The exigency to United States of respect Cuba's sovereignty has been combined so far by 10,141 figures of the world, including nine Nobel prizewinners, artists, writers, academics, humanists and social fighters.
Just when August 14 marks a week of the broadcast in Havana of the document "Cuba's Sovereignty Must Be Respected," initially inked by over 400 people from 50 countries, more peoples of the world keep joining the document.
On August 7, Belgium theologian Francois Houtart read the text along with Cuban poet and Casa de las Americas' president Roberto Fernandez Retamar, and both denounced Washington's threats to the island's territorial integrity.
Signers criticized the George W. Bush government's position as a result of a President Fidel Castro's proclamation to the Cuban people, shortly after he underwent complicated intestinal surgery.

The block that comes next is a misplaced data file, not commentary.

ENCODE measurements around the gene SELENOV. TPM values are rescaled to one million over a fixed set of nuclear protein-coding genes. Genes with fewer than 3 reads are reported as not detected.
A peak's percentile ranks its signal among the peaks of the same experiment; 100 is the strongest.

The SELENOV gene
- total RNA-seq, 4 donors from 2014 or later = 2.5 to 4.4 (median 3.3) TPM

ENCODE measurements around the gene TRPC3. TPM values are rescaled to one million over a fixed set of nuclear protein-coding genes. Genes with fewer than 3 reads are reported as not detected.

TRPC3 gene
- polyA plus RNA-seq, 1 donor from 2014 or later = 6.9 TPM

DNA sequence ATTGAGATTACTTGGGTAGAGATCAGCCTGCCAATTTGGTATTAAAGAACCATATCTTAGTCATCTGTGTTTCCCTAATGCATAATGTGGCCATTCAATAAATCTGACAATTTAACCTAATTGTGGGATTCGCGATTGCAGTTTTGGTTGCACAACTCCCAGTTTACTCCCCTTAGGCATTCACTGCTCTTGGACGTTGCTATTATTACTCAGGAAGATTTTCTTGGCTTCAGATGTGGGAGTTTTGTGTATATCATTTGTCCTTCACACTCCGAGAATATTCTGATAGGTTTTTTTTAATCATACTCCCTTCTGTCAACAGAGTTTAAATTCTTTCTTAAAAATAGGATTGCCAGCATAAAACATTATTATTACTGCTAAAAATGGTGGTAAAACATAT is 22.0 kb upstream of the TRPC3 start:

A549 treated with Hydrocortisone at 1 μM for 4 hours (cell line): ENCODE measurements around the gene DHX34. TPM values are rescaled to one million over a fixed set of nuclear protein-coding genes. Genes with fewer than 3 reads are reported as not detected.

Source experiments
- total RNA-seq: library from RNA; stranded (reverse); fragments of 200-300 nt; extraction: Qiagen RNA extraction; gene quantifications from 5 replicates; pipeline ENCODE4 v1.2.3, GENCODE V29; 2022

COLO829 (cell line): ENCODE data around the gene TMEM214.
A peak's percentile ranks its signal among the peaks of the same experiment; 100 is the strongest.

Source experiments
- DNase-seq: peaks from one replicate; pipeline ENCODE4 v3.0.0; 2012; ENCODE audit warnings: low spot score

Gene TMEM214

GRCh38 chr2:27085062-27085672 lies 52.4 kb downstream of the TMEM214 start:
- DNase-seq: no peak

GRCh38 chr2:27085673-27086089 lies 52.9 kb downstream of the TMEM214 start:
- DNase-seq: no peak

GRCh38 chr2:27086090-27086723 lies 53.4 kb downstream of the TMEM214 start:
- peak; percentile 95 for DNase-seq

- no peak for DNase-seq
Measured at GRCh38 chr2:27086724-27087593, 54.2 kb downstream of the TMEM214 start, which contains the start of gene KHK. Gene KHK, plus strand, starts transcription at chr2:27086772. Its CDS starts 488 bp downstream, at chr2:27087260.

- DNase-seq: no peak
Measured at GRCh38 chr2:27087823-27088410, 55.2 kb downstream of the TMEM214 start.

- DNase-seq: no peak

On July 31, the statesman informed on his health and provisionally delegated in First Vice President Gen. Raul Castro his responsibilities as leader of the State, government, the Revolutionary Armed Forces, and the Communist Party.
As of this proclamation, US officials have made statements "more and more explicit on Cuba's immediate future," states the article signed by Nobel prizewinners Jose Saramago, Rigoberta Menchu, Adolfo Perez Esquivel and Zhores Alfiorov, among others.
Signers also repudiated statements by the White House spokesman Tony Snow, after those repeated by Bush, in which his government was "ready and anxious to give humanitarian, economic aid and that of other nature to the Cuban people."
"It is not difficult," states the document, "to imagine the nature of such measures and the announced aid, if they take into account the foreign policy's militarization of the current US administration and its situation in Iraq."